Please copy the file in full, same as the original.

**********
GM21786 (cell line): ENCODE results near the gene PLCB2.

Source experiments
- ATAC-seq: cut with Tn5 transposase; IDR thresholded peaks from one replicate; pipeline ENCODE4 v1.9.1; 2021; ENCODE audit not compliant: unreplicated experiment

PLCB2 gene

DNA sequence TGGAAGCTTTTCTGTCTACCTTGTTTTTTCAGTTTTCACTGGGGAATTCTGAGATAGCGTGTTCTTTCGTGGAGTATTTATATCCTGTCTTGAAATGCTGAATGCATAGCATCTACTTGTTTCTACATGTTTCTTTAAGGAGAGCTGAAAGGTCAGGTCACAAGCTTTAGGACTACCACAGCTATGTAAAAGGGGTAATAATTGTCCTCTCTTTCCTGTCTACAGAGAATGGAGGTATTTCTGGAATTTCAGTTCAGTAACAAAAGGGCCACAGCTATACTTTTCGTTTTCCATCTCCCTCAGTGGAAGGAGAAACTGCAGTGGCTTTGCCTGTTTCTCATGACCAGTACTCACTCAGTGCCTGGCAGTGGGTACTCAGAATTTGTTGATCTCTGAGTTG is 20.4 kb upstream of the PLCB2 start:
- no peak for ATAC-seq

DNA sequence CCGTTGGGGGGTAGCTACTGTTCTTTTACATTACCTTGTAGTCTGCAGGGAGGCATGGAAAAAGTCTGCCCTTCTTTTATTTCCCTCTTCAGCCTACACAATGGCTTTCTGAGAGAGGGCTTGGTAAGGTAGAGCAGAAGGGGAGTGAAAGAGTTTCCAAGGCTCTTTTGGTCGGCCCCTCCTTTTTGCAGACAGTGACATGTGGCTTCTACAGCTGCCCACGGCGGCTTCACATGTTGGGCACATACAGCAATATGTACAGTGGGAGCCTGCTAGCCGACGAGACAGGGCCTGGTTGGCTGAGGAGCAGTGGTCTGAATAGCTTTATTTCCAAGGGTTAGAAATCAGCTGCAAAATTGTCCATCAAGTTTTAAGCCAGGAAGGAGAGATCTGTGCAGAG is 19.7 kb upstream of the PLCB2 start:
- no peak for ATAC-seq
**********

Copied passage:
GM21786 (cell line): ENCODE results near the gene PLCB2.

Source experiments
- ATAC-seq: cut with Tn5 transposase; IDR thresholded peaks from one replicate; pipeline ENCODE4 v1.9.1; 2021; ENCODE audit not compliant: unreplicated experiment

PLCB2 gene

DNA sequence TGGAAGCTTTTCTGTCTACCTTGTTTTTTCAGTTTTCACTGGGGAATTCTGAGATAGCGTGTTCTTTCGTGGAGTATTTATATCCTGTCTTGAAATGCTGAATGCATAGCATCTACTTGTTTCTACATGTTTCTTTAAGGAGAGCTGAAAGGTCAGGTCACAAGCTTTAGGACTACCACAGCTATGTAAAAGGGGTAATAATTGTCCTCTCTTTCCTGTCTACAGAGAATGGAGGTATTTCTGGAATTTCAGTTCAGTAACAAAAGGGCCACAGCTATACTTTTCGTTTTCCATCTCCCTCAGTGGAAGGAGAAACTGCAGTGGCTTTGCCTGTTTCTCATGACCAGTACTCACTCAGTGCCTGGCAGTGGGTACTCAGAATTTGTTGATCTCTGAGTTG is 20.4 kb upstream of the PLCB2 start:
- no peak for ATAC-seq

DNA sequence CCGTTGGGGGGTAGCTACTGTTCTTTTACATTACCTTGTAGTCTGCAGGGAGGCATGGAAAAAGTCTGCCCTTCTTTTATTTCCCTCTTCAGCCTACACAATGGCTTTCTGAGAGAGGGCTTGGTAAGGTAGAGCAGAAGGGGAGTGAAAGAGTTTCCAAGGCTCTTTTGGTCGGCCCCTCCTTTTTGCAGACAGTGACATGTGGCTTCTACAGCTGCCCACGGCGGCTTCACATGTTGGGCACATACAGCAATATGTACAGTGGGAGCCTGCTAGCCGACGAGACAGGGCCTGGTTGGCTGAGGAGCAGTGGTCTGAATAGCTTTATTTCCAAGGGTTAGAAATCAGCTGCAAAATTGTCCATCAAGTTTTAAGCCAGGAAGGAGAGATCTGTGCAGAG is 19.7 kb upstream of the PLCB2 start:
- no peak for ATAC-seq